Times are tough for Suzuki motorcycles: in 2008, when the world’s economy went into the toilet, Suzuki’s global sales plunged by 23.2 percent compared to the previous year. In 2009, things went from bad to worse, and Suzuki’s global sales dropped another 42.1 percent. Struggling financially, Suzuki skipped the 2010 model year for road bikes in the U.S., and laid off the bulk of their non-essential personnel. Brand loyalists had hoped for a turnaround in 2011, since the year the 50th anniversary of Suzuki’s racing debut.
So what do U.S. buyers get in 2011? As reported by Hell For Leather, essentially just new graphics for the Hayabusa. No anniversary edition GSX-R, no updated V-Strom, no rival to the Kawasaki Concours or the Yamaha FJR1300, no new cruisers, nada. On the plus side, the fact that Suzuki is once again brining in inventory should be seen as a positive sign, but I can’t help but wonder if it’s too little, too late.
Suzuki’s GSX-R 750 and GSX-R 1100 changed the face of sport riding when the were introduced in 1985 and 1986, respectively. Unlike earlier sport motorcycles (the Honda Interceptors, Kawasaki’s GPz) which were designed for street first, track second, the clean-sheet-of-paper design of the GSX-R was a racebike with lights. It was a no-compromise, comfort be damned crotch rocket that started more racing careers (and trips to the emergency room) than any other bike I can think of.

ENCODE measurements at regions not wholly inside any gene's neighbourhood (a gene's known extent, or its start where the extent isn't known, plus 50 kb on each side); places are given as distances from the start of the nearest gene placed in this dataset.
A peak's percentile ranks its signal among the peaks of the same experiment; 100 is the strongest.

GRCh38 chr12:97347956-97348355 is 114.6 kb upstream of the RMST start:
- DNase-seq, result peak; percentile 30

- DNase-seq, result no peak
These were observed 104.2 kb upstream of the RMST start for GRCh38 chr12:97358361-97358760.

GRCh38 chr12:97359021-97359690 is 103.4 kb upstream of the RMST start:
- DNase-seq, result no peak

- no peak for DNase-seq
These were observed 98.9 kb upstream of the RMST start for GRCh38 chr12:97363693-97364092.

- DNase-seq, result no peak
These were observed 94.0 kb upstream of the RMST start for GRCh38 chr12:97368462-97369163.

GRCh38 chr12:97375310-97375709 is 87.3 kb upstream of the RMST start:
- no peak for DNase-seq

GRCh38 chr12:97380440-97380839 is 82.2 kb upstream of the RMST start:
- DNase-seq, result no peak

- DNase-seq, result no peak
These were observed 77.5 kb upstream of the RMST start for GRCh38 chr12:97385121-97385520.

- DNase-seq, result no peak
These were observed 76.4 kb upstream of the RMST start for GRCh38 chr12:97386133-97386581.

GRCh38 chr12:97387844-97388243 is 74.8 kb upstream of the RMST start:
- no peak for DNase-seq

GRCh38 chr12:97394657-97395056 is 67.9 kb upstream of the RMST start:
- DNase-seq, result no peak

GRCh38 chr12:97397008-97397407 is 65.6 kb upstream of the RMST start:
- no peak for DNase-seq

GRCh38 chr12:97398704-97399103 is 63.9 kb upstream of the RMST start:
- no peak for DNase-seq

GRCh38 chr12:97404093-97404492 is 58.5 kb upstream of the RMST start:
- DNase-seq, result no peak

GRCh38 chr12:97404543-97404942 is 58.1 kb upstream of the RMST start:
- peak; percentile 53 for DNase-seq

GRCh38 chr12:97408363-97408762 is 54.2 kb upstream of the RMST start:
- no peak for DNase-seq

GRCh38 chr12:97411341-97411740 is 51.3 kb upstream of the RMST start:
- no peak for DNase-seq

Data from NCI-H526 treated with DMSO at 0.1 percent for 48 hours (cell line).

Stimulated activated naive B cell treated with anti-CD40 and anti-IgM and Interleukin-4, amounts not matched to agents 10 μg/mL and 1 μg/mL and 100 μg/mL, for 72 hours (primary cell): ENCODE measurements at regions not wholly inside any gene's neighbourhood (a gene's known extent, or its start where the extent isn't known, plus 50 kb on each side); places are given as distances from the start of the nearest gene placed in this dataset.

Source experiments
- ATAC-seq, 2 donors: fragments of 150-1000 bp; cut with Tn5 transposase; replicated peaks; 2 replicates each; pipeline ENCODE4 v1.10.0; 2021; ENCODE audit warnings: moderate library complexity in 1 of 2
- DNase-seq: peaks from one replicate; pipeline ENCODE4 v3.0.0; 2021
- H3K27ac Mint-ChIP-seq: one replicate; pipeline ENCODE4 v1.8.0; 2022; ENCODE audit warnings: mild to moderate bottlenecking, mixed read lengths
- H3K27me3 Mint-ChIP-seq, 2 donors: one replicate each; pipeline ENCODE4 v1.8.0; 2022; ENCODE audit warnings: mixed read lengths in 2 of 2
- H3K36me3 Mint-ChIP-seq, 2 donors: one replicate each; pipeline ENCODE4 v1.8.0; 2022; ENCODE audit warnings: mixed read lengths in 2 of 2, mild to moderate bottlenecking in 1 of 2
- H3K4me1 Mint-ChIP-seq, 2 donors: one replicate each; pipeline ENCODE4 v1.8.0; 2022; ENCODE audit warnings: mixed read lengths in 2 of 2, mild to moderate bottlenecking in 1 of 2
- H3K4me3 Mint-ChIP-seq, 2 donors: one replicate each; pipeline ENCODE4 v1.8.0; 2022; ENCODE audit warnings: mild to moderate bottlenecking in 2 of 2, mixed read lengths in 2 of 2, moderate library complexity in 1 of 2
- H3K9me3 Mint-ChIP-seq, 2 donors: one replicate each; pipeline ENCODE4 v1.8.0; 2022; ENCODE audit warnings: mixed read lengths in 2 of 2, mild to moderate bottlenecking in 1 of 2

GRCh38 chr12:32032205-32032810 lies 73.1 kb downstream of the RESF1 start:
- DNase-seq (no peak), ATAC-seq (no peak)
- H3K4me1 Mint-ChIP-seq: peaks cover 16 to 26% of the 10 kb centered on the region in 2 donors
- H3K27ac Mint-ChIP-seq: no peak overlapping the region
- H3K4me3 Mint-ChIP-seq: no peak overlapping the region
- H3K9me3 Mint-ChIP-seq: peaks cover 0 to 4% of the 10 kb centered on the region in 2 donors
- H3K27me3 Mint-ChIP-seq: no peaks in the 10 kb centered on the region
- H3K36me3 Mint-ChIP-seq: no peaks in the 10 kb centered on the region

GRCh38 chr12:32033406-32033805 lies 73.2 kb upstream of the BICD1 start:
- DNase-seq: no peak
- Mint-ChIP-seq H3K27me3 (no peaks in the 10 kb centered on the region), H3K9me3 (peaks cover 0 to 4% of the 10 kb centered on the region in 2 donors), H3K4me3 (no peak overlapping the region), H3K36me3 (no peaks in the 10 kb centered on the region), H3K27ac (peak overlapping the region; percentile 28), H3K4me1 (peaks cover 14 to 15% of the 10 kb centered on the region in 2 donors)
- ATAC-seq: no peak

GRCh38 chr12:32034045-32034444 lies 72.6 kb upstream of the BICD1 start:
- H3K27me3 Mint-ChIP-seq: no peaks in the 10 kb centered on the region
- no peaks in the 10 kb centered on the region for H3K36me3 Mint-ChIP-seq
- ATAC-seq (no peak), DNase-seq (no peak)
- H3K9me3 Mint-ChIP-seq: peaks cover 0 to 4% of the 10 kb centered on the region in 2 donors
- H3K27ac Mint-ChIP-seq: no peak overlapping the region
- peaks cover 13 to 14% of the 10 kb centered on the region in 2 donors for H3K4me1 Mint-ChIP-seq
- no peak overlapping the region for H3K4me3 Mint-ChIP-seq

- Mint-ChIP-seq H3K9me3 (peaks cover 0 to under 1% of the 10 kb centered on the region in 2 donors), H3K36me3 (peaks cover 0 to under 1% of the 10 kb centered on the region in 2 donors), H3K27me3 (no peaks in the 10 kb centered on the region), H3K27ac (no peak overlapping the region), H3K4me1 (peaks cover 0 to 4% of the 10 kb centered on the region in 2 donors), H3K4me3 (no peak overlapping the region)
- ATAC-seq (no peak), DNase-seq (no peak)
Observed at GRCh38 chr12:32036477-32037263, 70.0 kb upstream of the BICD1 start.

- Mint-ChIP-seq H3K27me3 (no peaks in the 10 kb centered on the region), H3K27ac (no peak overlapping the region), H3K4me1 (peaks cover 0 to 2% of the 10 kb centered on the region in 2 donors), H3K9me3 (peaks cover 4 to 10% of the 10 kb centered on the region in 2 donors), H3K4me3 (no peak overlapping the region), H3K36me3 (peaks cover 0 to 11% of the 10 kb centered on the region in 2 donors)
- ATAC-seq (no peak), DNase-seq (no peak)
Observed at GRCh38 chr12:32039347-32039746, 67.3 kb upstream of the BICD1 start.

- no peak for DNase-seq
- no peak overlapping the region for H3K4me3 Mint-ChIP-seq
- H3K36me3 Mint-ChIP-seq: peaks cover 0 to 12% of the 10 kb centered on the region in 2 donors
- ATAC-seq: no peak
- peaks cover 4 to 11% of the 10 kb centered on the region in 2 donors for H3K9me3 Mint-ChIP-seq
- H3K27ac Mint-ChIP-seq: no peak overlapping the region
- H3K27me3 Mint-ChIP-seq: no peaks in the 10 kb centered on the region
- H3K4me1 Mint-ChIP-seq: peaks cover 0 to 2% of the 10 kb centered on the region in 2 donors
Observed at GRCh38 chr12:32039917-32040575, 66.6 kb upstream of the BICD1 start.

I hope that better days are ahead for Suzuki, because they’re a significant part of motorcycling history. The global downturn has already claimed Buell, an innovative manufacturer that never stood a chance under parent Harley-Davidson. Look around at your local dealerships; down here, it’s damn near impossible to find brands other than Harley-Davidson, Honda and Yamaha. Competition between manufacturers is what pushed motorcycle technology forward, and I’d really hate to think we’re seeing the beginning of the end of the powersports industry as we know it.